"Bottled in Illinois: Embossed Bottles and Bottled Products
of Early Illinois Merchants from Chicago to Cairo, 1840-1880"
Kenneth B. Farnsworth and John A. Walthall
Includes over 3,000 figures/illustrations
The first excavations at EuroAmerican historic archaeological sites dating to the Domestic French Colonial and Transitional Control periods (1730-78), the American Frontier Development and Frontier Expansion periods (1778-1840), and the American Industrial Development period (1840-70) in Illinois were conducted by university and museum-based historical researchers, and as part of government-sponsored historical reconstruction projects, during the early and mid-20th century. More recently, the scale of historical archaeology research has been greatly expanded – especially at residential sites dating to the American Industrial Development period – by legally mandated site survey, documentation, and excavation studies conducted in advance of publicly funded building projects (particularly those related to highway construction).
Such studies have produced an ever-increasing Illinois historical archaeology database during the past several decades. Unfortunately, age identification and functional documentation of many of the historical artifact classes recovered by such excavations has lagged woefully behind the pace of artifact recovery and site-interpretation needs. The present study addresses two such poorly documented artifact classes of the American Industrial Development period: the embossed glass bottles and stamped stoneware bottles used by nineteenth-century Illinois Merchants from 1840 to 1880. The many embossed-glass bottles, jars, vials, and flasks from this early period reflect a rich Illinois heritage of pioneer, Civil War-era, and early industrial commerce by capitalists and con men alike.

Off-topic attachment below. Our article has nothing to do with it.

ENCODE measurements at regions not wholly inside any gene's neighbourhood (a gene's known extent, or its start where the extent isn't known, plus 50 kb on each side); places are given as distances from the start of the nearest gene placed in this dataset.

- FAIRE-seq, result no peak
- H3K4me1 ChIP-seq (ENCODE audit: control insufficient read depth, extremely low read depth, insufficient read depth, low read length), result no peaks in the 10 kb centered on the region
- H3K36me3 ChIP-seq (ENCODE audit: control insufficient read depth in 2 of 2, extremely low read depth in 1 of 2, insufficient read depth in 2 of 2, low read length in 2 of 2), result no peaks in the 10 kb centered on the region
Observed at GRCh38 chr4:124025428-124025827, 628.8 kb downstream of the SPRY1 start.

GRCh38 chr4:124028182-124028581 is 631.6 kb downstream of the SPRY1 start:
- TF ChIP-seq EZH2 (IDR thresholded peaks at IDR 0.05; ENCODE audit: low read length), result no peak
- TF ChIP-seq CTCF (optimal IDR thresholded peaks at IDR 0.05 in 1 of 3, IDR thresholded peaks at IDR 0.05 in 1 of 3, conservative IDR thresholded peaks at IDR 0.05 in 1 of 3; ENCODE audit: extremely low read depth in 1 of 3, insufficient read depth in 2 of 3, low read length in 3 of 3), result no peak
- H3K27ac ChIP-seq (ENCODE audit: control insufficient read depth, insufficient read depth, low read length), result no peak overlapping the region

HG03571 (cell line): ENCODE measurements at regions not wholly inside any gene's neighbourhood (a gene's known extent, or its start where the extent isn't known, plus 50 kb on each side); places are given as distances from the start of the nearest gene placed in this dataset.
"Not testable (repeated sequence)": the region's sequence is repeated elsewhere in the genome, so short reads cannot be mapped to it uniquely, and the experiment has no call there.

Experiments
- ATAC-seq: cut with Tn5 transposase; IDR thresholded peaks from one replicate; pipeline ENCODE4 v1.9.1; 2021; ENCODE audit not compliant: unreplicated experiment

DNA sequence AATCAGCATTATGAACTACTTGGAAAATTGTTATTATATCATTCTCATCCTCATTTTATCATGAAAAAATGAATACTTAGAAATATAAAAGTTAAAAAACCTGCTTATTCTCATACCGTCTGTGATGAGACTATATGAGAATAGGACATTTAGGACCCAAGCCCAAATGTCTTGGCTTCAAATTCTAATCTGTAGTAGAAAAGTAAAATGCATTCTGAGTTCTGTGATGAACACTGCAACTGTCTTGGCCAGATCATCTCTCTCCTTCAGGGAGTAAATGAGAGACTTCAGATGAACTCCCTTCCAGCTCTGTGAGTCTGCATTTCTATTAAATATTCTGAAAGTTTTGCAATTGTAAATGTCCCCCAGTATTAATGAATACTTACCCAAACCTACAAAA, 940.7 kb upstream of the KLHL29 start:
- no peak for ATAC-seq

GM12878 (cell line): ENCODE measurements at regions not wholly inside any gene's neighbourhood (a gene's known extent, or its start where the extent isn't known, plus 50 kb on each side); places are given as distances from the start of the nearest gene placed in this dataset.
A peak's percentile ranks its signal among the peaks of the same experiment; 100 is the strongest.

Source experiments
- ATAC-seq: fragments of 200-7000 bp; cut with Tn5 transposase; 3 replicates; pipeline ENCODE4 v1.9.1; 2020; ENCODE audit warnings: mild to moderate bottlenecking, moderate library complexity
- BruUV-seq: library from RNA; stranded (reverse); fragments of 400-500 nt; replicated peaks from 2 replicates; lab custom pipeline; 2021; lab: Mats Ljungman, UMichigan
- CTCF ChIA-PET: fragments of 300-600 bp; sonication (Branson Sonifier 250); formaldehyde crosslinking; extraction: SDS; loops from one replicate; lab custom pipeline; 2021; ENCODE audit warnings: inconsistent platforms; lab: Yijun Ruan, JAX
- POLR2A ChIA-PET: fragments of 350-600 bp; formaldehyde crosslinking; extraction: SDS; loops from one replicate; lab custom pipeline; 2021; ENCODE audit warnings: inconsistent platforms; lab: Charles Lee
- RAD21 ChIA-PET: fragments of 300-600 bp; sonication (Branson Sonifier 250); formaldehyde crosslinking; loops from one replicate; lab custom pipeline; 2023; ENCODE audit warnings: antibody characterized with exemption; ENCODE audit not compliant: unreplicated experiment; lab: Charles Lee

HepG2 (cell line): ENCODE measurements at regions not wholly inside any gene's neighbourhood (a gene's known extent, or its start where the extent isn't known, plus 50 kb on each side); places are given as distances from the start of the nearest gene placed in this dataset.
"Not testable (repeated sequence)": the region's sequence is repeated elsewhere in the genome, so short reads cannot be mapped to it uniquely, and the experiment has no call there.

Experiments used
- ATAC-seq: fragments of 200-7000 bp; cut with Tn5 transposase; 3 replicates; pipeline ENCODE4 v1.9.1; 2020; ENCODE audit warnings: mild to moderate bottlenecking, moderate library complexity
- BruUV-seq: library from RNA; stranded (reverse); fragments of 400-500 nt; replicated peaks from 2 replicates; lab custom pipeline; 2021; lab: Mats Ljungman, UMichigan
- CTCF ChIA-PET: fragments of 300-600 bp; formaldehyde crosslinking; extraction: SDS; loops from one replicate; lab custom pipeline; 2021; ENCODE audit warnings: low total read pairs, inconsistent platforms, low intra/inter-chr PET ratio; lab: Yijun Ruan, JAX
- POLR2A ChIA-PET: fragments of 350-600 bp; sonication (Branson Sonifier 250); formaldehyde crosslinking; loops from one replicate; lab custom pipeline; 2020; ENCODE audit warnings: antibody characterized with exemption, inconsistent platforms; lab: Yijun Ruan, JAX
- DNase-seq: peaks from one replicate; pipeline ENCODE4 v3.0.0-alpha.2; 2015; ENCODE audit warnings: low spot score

This book describes and illustrates nearly 1100 different Illinois embossed-bottle varieties produced before, during, and after the Civil War (from 1840 to 1880) for close to 500 Illinois merchants operating in over 100 small towns and cities across the state, with populations ranging from just a few hundred souls to more than 100,000 people. Several small towns are represented by only a single embossed-bottle style used by one enterprising merchant (see, e.g., Henry Burger’s Frogtown IL soda listing). At the opposite end of the spectrum, Chicago bottler John A. Lomax created the “Largest Bottling House in the U. S.” during the 1860s and 1870s, using over 60 different embossed-bottle styles, in a rich variety of colors, to help sell his beverages.
Bottled in Illinois was undertaken in an effort to create a baseline historical archaeology reference volume to help date and functionally interpret one commonly recovered artifact class: 1840—1880 embossed glass containers made for and used by Illinois bottling houses.
[posted March 21, 2011]